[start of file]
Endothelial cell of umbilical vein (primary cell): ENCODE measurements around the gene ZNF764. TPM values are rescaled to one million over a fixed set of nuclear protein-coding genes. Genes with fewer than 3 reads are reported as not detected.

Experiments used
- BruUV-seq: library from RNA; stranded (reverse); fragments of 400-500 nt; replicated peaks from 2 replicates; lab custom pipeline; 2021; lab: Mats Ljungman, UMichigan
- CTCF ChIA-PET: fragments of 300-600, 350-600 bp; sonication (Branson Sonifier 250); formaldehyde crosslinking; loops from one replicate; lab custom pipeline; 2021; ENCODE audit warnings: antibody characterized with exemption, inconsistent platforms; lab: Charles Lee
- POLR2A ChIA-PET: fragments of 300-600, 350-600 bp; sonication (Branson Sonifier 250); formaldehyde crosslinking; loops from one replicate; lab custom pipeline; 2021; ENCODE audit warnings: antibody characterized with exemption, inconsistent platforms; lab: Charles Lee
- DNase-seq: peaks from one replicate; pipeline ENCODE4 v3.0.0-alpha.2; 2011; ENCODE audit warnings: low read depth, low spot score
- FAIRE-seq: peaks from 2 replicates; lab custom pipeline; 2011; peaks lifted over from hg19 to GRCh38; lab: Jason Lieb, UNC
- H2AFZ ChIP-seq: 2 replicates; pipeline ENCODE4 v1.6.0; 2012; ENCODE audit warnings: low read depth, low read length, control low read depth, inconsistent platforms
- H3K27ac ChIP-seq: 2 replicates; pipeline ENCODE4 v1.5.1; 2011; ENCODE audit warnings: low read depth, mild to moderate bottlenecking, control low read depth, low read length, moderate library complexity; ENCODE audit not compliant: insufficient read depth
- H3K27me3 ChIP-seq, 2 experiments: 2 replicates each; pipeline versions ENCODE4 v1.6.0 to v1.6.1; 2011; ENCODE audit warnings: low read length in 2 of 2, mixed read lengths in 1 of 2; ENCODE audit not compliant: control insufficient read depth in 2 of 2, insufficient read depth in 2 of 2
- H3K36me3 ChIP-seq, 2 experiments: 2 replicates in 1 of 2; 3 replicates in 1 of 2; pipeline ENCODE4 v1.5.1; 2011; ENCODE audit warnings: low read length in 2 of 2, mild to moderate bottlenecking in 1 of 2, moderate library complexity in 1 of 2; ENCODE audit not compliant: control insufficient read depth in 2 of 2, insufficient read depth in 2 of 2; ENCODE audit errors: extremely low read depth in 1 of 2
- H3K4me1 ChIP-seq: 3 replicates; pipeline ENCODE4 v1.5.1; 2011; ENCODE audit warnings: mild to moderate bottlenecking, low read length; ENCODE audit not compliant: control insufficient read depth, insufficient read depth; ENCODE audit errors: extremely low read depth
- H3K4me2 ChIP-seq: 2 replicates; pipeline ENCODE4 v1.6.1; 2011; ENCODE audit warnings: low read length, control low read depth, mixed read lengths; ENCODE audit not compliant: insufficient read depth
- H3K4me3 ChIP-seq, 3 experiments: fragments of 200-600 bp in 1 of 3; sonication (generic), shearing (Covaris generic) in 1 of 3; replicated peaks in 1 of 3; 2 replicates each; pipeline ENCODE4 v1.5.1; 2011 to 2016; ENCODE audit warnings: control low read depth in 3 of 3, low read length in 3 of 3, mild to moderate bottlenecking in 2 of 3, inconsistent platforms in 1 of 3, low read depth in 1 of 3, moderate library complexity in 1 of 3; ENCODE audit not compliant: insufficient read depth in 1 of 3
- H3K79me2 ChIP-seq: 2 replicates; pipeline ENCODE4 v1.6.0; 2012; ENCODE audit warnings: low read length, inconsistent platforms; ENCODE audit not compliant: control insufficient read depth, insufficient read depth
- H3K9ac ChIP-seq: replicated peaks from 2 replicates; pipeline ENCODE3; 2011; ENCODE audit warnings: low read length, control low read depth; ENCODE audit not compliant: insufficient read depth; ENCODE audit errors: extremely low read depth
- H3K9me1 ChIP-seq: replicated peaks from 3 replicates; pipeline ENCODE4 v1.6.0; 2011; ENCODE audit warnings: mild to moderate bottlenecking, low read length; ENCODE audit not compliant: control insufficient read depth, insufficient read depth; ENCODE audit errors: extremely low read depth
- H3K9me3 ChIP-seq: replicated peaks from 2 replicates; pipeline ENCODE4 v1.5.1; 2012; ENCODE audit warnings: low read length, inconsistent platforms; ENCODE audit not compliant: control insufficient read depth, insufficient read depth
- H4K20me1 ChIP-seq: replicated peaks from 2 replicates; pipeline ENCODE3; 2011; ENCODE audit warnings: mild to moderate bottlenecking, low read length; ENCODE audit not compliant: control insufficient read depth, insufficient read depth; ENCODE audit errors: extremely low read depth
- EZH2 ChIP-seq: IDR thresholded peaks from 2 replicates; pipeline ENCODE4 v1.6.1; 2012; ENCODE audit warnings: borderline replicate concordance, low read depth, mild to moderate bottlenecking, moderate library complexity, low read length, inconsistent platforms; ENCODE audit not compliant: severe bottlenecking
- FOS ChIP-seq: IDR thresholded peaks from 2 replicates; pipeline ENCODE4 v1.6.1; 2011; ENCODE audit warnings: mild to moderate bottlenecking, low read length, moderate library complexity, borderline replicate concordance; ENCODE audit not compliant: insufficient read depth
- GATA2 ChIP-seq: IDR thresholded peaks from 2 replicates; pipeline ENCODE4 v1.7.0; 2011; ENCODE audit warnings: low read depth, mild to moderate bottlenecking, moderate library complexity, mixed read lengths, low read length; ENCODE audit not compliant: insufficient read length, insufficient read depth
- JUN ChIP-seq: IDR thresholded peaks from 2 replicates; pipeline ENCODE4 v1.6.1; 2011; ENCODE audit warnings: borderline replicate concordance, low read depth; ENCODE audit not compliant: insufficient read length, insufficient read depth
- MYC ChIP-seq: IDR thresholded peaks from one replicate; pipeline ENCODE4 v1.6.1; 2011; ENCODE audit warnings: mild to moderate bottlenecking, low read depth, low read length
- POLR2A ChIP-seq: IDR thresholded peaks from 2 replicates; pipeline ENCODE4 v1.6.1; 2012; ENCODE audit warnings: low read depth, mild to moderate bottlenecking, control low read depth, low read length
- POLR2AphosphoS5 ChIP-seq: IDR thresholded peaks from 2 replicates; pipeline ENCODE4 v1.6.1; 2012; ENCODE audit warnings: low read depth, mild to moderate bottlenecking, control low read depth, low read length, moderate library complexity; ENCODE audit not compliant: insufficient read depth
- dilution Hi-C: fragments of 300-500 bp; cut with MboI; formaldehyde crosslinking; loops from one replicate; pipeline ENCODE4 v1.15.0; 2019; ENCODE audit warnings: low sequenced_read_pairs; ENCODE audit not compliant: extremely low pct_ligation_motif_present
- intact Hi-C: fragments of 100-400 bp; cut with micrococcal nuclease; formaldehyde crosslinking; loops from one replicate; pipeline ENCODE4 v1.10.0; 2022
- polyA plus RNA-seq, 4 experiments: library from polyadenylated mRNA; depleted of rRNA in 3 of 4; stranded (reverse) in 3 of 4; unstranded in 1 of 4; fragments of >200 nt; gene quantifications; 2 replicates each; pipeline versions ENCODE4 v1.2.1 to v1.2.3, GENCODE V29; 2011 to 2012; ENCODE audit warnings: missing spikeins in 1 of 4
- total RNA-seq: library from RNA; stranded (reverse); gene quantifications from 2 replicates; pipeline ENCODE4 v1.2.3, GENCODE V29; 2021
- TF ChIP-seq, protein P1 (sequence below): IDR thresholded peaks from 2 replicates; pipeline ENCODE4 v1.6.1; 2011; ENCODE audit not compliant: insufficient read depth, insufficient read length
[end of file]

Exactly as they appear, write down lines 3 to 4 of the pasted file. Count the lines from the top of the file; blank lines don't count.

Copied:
- BruUV-seq: library from RNA; stranded (reverse); fragments of 400-500 nt; replicated peaks from 2 replicates; lab custom pipeline; 2021; lab: Mats Ljungman, UMichigan
- CTCF ChIA-PET: fragments of 300-600, 350-600 bp; sonication (Branson Sonifier 250); formaldehyde crosslinking; loops from one replicate; lab custom pipeline; 2021; ENCODE audit warnings: antibody characterized with exemption, inconsistent platforms; lab: Charles Lee